Forum for Science, Industry and Business

Sponsored by:     3M 
Search our Site:

 

Flu tracked to viral reservoir in tropics

18.04.2008
Each winter, strains of influenza A virus infect North Americans, causing an average of 36,000 deaths. Now, researchers say the virus comes from a viral reservoir somewhere in the tropics, settling a key debate on the source of each season's infection.

"We now know where the influenza A virus comes from every year," said Edward Holmes, professor of biology at Penn State. "And because we now know how the virus evolves, we have a much better chance of controlling it."

Currently, there are many strains of the influenza virus that appear only in birds, which are natural viral reservoirs. So far three of these viral strains -- H1N1, H2N2 and H3N2 – have caused epidemics in humans as influenza A.

Of the three, H3N2 is the dominant strain, responsible for most influenza infections each winter, with lower levels of H1N1. However, little is known about how these two strains spread on a geographical scale, and how whole genome of influenza A virus evolves.

Holmes and his colleagues analyzed complete genomes of 1,032 strains of H1N1 and H3N2 viruses sampled over a 12-year period from New York state in the northern hemisphere and New Zealand in the southern hemisphere.

The researchers noticed that over time, both strains follow a distinctive pattern. In seasons where the H3N2 strain is dominant, H1N1 is not and vice versa.

"We found that the two strains peak at different times, and seem to be directly competing with each other" said Holmes, whose findings appear today online in Nature. The results also indicate that compared to the H3N2 strain, the H1N1 strain exhibits far less genetic diversity, although it is not clear why.

Holmes says his results also show that the influenza A virus is frequently exchanging genes by reassortment – when multiple human influenza viruses infect a single person and shuffle their genes – which sometimes allows the virus to acquire a new haemagglutinin, a protein that facilitates the entry of viral particles into the host cells.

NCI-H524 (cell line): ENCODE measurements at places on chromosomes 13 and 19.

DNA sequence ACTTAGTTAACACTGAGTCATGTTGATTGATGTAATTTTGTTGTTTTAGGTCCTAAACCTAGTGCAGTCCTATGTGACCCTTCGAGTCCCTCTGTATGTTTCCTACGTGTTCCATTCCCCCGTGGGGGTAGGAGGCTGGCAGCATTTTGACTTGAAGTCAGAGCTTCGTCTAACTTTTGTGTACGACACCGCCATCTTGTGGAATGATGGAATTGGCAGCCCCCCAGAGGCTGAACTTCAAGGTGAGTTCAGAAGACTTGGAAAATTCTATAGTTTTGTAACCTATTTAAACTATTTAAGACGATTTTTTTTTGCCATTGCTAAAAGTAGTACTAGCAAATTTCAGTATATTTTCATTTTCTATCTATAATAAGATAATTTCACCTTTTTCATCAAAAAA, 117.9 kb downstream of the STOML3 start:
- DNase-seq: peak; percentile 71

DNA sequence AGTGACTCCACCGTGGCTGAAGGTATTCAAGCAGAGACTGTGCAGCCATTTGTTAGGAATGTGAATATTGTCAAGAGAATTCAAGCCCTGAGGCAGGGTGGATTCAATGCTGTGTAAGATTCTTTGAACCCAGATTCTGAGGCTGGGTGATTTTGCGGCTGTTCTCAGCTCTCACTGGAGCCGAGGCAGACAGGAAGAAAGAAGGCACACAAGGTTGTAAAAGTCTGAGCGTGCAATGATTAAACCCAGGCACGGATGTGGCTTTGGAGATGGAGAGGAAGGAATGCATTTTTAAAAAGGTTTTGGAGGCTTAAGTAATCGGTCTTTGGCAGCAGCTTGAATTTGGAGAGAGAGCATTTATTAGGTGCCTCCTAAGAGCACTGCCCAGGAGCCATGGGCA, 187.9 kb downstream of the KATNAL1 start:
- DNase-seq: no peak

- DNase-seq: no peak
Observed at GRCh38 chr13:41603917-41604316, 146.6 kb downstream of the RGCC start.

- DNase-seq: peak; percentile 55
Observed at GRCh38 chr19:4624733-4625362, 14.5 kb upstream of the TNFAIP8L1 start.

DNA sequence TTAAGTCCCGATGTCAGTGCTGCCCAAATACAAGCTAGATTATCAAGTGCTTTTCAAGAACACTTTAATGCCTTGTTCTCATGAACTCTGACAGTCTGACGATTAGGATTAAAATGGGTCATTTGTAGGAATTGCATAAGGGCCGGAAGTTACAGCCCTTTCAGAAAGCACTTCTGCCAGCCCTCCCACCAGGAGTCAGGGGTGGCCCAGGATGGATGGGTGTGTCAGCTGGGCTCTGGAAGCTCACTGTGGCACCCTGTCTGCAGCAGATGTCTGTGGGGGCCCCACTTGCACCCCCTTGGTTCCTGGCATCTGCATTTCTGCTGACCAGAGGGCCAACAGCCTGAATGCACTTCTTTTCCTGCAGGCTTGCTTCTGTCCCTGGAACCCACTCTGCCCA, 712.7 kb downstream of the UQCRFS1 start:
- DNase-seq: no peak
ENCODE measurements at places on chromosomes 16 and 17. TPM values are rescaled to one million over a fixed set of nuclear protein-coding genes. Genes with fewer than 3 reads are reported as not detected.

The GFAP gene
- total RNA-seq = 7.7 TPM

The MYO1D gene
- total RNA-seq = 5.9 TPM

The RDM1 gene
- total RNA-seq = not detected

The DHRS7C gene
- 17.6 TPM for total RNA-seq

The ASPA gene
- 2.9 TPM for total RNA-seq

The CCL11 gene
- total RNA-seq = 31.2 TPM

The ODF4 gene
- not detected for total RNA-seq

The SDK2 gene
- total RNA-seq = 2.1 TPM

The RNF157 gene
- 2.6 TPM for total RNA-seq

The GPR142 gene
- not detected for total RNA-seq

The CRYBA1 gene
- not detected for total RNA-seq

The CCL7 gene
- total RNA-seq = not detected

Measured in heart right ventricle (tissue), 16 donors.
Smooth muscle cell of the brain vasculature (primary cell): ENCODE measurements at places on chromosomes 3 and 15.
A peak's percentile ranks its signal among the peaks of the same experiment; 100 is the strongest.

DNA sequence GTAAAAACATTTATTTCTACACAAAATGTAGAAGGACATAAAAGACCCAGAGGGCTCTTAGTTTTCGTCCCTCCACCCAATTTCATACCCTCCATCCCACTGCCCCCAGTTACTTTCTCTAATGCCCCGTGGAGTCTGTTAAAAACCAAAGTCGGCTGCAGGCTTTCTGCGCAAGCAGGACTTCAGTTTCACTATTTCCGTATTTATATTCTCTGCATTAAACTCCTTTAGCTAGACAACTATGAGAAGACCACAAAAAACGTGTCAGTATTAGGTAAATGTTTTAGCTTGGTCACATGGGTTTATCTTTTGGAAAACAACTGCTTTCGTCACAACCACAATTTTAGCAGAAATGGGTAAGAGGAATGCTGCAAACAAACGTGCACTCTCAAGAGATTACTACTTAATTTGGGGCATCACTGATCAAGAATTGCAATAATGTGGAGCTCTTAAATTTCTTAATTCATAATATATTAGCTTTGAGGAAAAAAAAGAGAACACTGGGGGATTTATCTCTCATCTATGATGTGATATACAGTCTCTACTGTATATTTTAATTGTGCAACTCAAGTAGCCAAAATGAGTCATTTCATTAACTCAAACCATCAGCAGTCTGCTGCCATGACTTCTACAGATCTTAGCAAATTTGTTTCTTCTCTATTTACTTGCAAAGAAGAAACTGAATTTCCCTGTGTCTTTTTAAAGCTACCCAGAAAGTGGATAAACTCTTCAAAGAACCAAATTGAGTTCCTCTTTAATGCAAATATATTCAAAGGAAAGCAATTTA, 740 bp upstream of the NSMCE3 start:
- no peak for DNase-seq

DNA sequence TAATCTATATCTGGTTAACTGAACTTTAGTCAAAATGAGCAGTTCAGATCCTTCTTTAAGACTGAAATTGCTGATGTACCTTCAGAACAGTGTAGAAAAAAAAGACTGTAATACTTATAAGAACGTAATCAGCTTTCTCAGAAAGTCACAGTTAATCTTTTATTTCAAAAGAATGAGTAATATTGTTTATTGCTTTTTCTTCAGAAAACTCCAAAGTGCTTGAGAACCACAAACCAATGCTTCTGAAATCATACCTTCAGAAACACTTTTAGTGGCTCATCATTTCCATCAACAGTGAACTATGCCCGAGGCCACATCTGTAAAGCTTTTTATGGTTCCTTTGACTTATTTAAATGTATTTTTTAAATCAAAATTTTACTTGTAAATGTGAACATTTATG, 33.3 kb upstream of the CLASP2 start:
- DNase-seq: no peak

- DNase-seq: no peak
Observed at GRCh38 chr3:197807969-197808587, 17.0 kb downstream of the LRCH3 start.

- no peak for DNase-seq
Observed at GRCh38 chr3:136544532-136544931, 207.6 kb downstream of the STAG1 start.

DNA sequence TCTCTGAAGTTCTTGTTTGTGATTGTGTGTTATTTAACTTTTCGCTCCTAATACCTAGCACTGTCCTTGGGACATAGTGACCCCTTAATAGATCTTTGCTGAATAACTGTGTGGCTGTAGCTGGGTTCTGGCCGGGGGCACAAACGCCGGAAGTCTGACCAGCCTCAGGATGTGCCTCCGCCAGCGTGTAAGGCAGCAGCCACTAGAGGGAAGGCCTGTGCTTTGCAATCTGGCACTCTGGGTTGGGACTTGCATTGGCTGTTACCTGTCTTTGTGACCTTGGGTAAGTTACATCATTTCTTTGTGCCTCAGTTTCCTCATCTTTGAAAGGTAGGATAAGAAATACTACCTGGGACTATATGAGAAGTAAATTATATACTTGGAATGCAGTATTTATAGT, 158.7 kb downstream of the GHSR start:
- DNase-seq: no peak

These new haemagglutinins sometimes cause vaccines to fail, explained Holmes, whose work is funded by the National Institutes of Health.

"The critical thing is unless you understand the way the genome evolves, you will not understand why vaccines work during some years and fail during others," he added. "We can now show that vaccines failed in some years because new haemagglutinins appeared."

The Penn State researcher says his analysis not only indicates how the influenza virus is evolving, but also where new strains are being generated.

Each year new strains appear in the northern hemisphere, infect people and then burn out. However, patterns of genetic diversity within the viruses suggest the strains are coming from a global source population. The researchers believe that there must be some reservoir somewhere that every year generates new strains that are injected each season into the north and the south, and then burn themselves out.

"We know the strains are dying out every year in the northern and southern hemispheres. So they're surviving somewhere else, and we think it is a reservoir in the tropics," Holmes said. "It tells us that to really understand how the influenza virus evolves on a seasonal basis, and to make the best vaccine, we need to focus our surveillance on the source population in the tropics, especially in places such as Southeast Asia."

Amitabh Avasthi | EurekAlert!
Further information: